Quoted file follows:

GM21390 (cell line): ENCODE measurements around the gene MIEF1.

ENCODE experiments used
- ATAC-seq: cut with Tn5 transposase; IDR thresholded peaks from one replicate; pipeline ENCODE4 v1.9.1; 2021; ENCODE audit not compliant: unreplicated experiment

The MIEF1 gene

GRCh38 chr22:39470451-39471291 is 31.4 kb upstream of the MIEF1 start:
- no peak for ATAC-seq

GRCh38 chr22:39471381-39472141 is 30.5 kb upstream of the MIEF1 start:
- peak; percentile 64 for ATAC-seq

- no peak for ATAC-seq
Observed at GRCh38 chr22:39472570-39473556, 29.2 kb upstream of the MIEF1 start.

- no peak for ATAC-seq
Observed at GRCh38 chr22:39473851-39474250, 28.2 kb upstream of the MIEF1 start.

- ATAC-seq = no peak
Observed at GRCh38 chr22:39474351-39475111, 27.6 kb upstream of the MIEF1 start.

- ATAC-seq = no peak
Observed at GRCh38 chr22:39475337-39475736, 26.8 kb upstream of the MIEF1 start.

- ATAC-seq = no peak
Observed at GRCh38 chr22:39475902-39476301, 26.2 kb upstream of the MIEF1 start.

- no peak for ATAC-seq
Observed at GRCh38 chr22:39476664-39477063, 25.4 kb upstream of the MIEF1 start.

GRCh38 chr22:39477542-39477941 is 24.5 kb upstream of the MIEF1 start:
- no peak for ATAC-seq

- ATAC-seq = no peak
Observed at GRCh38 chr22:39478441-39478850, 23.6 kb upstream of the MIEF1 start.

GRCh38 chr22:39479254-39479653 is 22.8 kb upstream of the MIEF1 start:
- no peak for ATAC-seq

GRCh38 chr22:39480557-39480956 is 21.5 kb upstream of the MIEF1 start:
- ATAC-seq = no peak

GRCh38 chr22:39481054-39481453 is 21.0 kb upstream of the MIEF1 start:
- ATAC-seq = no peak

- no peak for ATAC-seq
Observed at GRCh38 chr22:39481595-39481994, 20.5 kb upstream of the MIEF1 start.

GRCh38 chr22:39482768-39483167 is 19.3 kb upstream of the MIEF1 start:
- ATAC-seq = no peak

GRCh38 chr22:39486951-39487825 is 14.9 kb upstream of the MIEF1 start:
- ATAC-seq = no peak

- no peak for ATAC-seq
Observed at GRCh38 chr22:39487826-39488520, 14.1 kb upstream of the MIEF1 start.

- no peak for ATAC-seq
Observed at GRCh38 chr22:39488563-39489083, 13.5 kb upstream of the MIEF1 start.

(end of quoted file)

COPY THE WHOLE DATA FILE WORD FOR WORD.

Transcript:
GM21390 (cell line): ENCODE measurements around the gene MIEF1.

ENCODE experiments used
- ATAC-seq: cut with Tn5 transposase; IDR thresholded peaks from one replicate; pipeline ENCODE4 v1.9.1; 2021; ENCODE audit not compliant: unreplicated experiment

The MIEF1 gene

GRCh38 chr22:39470451-39471291 is 31.4 kb upstream of the MIEF1 start:
- no peak for ATAC-seq

GRCh38 chr22:39471381-39472141 is 30.5 kb upstream of the MIEF1 start:
- peak; percentile 64 for ATAC-seq

- no peak for ATAC-seq
Observed at GRCh38 chr22:39472570-39473556, 29.2 kb upstream of the MIEF1 start.

- no peak for ATAC-seq
Observed at GRCh38 chr22:39473851-39474250, 28.2 kb upstream of the MIEF1 start.

- ATAC-seq = no peak
Observed at GRCh38 chr22:39474351-39475111, 27.6 kb upstream of the MIEF1 start.

- ATAC-seq = no peak
Observed at GRCh38 chr22:39475337-39475736, 26.8 kb upstream of the MIEF1 start.

- ATAC-seq = no peak
Observed at GRCh38 chr22:39475902-39476301, 26.2 kb upstream of the MIEF1 start.

- no peak for ATAC-seq
Observed at GRCh38 chr22:39476664-39477063, 25.4 kb upstream of the MIEF1 start.

GRCh38 chr22:39477542-39477941 is 24.5 kb upstream of the MIEF1 start:
- no peak for ATAC-seq

- ATAC-seq = no peak
Observed at GRCh38 chr22:39478441-39478850, 23.6 kb upstream of the MIEF1 start.

GRCh38 chr22:39479254-39479653 is 22.8 kb upstream of the MIEF1 start:
- no peak for ATAC-seq

GRCh38 chr22:39480557-39480956 is 21.5 kb upstream of the MIEF1 start:
- ATAC-seq = no peak

GRCh38 chr22:39481054-39481453 is 21.0 kb upstream of the MIEF1 start:
- ATAC-seq = no peak

- no peak for ATAC-seq
Observed at GRCh38 chr22:39481595-39481994, 20.5 kb upstream of the MIEF1 start.

GRCh38 chr22:39482768-39483167 is 19.3 kb upstream of the MIEF1 start:
- ATAC-seq = no peak

GRCh38 chr22:39486951-39487825 is 14.9 kb upstream of the MIEF1 start:
- ATAC-seq = no peak

- no peak for ATAC-seq
Observed at GRCh38 chr22:39487826-39488520, 14.1 kb upstream of the MIEF1 start.

- no peak for ATAC-seq
Observed at GRCh38 chr22:39488563-39489083, 13.5 kb upstream of the MIEF1 start.